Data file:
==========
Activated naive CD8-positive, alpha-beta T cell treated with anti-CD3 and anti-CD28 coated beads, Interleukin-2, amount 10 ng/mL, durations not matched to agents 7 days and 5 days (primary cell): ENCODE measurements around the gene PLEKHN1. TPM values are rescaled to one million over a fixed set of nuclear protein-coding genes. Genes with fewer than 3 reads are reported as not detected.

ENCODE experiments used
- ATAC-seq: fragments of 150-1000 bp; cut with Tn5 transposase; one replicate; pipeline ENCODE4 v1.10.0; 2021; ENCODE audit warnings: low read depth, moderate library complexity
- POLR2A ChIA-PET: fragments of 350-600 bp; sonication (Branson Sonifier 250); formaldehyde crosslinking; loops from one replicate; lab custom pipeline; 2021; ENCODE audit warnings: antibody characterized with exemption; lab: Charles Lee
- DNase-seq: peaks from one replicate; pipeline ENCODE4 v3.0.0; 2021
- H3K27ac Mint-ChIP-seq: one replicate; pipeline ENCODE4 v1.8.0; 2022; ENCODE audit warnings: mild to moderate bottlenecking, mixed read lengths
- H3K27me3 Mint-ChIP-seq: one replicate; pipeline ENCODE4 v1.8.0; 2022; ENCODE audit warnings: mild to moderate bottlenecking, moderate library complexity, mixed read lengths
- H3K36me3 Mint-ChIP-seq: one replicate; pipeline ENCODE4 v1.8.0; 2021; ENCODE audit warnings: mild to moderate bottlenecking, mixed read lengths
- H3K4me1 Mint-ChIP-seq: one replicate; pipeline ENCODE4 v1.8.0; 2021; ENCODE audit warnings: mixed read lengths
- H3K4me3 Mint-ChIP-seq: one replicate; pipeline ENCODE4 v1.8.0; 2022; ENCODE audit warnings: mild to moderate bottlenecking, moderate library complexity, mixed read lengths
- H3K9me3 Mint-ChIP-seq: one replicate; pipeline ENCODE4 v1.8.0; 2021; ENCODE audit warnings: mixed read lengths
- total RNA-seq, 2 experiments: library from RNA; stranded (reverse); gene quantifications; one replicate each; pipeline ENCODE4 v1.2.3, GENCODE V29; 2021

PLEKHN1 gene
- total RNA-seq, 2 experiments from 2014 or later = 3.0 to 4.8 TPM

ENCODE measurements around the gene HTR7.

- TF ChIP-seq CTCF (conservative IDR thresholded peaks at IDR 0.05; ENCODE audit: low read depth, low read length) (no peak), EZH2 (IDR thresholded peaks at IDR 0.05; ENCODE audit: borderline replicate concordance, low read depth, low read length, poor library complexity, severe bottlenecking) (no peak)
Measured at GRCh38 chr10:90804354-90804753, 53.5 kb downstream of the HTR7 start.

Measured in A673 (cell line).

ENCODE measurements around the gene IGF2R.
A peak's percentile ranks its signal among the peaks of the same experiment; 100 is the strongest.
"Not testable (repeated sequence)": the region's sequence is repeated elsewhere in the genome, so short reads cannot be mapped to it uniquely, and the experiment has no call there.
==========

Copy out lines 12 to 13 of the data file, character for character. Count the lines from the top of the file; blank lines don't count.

- total RNA-seq, 2 experiments: library from RNA; stranded (reverse); gene quantifications; one replicate each; pipeline ENCODE4 v1.2.3, GENCODE V29; 2021

PLEKHN1 gene